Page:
It’s ironic that close on the heels of a khichdi, I write about a risotto.
Not that there’s much of a similarity in origin or technique of preparation, but the fact that both are grain based with that unique consistency somehow puts it in the same category for me.
For those who thought Italian cuisine is all about pizzas and pastas, risotto can come as a bit of a surprise. Even at a fancy restaurant, the risotto still remains a rustic, comforting dish; quite true to its origins.
A risotto is best kept simple. In fact it would be a sin to crowd it with many ingredients. A single hero ingredient, a flavourful broth and the right kind of rice is what a risotto is all about. Of course cheese, if you must!
While Arborio is the variety of rice that most of us are familiar with, it is actually other varieties like Carnaroli, Vialone Nano etc… that are more popular in Italy. I have had risotto made with Carnaroli rice before and the texture is much better when compared to Arborio.
Even though Carnaroli is available in selected stores in Australia, I still went with Arborio as that’s the variety that’s easily and more economically available for most.
Dried mushrooms, simply because of its intense umami hit. It has that really earthy flavour that makes you want to keep eating. I soaked the dried mushrooms in the chicken stock to soften it again and the resulting broth was just mind blowing….
The bacon crumbs was really an afterthought, perhaps because I love bacon so much and somehow finds a way into many of the dishes I make at home. Not really a main ingredient in this risotto, but rather a garnish just to add another dimension of flavour…..more of that salty, delicious umami hit that makes this risotto the most ideal dish to huddle with on a cold night.
While a great risotto might require practice and experience, I believe a good risotto is achievable by most. As I mentioned, the stock is really important and a homemade stock is the most ideal. Use a store bought one only if you are truly busy yet crave a generous helping of this risotto.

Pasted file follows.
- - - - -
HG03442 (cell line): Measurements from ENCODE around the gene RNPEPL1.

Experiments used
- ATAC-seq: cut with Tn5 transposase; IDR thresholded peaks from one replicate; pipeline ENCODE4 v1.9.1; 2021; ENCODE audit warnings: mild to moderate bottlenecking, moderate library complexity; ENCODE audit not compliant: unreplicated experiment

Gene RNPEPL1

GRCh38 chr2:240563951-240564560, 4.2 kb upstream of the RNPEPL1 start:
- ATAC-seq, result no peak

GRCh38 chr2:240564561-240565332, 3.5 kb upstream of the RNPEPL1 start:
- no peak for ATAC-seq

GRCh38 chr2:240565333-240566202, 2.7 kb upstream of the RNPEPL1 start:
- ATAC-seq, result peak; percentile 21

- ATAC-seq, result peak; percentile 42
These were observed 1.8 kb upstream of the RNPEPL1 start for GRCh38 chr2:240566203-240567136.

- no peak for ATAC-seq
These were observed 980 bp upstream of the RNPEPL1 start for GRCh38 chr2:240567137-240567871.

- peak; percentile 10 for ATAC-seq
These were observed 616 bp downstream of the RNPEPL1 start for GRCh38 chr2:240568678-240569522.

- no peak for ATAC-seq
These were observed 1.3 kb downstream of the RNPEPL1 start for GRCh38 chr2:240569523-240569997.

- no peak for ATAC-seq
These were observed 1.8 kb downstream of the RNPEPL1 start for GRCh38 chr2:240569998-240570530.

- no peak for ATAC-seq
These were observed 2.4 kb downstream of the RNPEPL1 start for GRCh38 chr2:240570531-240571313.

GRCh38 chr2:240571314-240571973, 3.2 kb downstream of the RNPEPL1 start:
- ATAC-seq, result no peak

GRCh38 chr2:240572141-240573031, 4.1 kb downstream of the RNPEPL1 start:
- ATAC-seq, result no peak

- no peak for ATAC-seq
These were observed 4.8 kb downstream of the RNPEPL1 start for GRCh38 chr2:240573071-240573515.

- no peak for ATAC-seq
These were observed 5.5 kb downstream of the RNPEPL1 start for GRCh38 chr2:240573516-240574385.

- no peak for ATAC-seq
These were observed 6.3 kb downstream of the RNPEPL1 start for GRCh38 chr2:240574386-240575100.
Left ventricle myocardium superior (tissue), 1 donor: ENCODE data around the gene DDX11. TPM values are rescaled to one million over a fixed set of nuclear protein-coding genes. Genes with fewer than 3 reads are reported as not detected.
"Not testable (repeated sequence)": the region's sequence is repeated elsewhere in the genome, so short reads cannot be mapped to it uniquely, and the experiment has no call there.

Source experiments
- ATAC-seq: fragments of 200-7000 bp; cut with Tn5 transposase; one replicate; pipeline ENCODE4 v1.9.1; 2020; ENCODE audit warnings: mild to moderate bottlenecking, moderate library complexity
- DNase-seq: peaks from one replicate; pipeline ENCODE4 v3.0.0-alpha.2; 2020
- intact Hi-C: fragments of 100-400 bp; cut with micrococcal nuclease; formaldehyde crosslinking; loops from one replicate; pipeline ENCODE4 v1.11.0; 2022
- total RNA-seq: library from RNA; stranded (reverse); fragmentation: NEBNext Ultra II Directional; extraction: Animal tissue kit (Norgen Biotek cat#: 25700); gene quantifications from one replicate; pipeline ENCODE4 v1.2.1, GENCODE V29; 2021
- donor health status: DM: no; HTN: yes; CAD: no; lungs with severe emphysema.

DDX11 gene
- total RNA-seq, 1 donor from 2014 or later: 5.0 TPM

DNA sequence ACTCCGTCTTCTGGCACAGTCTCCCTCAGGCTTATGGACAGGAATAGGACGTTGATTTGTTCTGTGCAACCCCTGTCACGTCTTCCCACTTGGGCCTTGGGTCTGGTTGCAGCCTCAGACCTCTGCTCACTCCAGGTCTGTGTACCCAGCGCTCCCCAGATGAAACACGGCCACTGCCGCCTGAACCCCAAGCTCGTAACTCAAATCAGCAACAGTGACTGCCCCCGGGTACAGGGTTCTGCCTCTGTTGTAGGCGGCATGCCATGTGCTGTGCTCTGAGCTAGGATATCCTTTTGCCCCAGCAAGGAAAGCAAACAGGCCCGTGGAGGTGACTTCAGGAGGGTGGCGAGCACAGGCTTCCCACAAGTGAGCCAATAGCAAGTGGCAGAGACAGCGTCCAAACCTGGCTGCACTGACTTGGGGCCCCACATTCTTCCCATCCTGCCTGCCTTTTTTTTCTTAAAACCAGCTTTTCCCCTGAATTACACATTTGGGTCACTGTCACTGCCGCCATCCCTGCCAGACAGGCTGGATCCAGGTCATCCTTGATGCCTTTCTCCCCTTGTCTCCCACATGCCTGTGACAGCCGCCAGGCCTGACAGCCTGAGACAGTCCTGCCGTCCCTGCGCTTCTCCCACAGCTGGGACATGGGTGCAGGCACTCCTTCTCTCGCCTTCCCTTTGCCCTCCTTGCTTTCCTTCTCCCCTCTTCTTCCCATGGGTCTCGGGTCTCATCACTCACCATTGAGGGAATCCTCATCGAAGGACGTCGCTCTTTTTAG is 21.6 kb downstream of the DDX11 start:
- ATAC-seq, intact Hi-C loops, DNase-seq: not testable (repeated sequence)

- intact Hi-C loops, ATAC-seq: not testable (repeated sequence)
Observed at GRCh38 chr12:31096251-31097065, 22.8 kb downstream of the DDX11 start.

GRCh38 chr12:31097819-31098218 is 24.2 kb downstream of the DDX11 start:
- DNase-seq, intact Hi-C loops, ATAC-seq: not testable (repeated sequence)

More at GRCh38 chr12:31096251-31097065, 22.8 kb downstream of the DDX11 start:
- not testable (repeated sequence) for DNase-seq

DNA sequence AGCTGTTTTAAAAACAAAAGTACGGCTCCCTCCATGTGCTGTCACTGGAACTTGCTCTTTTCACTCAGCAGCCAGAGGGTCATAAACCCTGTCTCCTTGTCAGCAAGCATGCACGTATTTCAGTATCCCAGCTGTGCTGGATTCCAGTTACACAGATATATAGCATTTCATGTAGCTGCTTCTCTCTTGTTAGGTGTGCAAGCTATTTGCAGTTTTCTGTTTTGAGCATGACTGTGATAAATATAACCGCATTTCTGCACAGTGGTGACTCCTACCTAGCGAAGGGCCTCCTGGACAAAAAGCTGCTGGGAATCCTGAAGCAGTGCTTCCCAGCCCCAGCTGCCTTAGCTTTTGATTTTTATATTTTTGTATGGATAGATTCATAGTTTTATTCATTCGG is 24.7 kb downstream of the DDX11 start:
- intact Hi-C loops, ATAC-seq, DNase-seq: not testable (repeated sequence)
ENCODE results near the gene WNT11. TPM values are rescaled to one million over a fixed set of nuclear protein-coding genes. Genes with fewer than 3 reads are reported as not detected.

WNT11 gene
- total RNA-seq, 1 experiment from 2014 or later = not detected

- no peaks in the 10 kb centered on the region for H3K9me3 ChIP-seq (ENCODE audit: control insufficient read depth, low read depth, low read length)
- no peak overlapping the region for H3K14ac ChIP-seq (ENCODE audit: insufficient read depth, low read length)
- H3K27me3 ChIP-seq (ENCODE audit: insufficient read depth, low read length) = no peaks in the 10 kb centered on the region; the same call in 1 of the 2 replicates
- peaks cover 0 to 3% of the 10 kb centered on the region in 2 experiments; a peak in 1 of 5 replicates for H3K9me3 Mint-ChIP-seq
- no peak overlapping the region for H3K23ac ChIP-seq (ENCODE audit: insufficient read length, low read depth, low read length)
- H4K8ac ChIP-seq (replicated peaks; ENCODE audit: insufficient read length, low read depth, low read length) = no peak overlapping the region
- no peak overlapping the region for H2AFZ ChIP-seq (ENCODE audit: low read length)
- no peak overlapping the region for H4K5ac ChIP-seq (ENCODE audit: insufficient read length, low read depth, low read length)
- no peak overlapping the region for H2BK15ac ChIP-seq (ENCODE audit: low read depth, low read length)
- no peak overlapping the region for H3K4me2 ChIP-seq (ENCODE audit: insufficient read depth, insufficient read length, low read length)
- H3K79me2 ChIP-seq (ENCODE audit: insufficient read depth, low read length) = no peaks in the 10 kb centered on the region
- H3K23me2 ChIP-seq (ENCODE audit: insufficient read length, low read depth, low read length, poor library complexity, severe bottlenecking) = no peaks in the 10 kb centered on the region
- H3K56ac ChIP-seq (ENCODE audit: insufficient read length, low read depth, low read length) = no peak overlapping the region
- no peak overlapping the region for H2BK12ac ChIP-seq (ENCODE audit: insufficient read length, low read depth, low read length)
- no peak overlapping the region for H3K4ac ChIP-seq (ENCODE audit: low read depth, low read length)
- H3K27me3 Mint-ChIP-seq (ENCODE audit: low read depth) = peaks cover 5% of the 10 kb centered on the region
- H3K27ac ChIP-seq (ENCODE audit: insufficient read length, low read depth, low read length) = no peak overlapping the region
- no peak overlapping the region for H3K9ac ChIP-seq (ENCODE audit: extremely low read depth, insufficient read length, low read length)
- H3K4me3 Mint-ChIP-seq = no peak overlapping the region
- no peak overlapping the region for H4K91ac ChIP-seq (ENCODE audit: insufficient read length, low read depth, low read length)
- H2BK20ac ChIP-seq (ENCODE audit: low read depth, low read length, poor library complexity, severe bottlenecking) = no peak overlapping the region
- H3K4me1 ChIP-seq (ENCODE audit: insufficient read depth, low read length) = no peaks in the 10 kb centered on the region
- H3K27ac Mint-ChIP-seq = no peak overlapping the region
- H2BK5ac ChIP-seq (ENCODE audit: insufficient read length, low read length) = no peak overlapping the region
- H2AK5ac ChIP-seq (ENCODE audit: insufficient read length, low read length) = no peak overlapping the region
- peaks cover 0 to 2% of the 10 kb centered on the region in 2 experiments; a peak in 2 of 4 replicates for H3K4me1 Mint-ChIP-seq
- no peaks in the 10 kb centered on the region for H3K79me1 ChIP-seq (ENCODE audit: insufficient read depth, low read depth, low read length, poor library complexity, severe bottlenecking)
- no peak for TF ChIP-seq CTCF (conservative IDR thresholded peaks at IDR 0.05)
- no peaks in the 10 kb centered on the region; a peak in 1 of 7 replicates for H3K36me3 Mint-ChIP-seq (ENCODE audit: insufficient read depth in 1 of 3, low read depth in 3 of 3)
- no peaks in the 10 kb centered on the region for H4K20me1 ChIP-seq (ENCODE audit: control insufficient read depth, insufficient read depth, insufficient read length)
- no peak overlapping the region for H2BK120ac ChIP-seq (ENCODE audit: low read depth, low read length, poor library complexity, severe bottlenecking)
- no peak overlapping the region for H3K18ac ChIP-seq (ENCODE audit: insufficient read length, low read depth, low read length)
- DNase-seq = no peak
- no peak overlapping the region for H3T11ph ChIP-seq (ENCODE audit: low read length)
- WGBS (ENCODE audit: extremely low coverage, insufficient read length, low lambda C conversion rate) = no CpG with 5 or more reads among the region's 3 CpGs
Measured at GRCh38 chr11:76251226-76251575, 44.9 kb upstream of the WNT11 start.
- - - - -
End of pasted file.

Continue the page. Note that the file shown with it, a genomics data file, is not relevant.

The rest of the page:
Risotto with Dried Mushrooms (and Bacon Crumbs)
- 2 cups Arborio Rice
- 150 gms dried mushrooms
- 2 litre homemade chicken stock
- 2 ½ tbsp unsalted butter
- 2 tbsp olive oil
- 1 small white onion; finely chopped
- 1 cup dry white wine
- 200 gms bacon I used streaky bacon; finely chopped
- Salt to season
- Freshly milled black pepper; to season
- 2 tbsp parsley leaves; finely chopped
- Grated parmesan; for garnish
- Reconstitute the dried mushrooms by soaking in the chicken stock for 15 minutes. Remove from the liquid and chop into small pieces.
- Finely chop the bacon by hand or using a food processor. In a small pan, add the bacon pieces and cook on low heat (no oil required as the bacon has plenty of fat) till the bacon has browned well but not burnt. Drain the fat using a strainer to get crispy bacon crumbs.
- In a large saucepan, heat half of the butter and olive oil; add the onions and sauté till soft.
- Then add the mushrooms and cook for another minute or two.
- Next add the rice and cook for about 2 minutes, stirring frequently. When the rice gets a little toasty and begins to make a crackling sound, reduce the heat and add the white wine.
- Cook, while stirring continuously till almost all the wine has been absorbed.
- Next add one cup of broth and cook (stirring continuously) till the rice has absorbed the liquid. Add another 2 cups of broth and continue to cook. Repeat, adding 1-2 cups of broth and cooking till the rice has reached the al-dente stage.
- Then add the remaining butter and season with salt and pepper. Mix well to combine.
- Serve warm with grated parmesan, bacon crumbs and parsley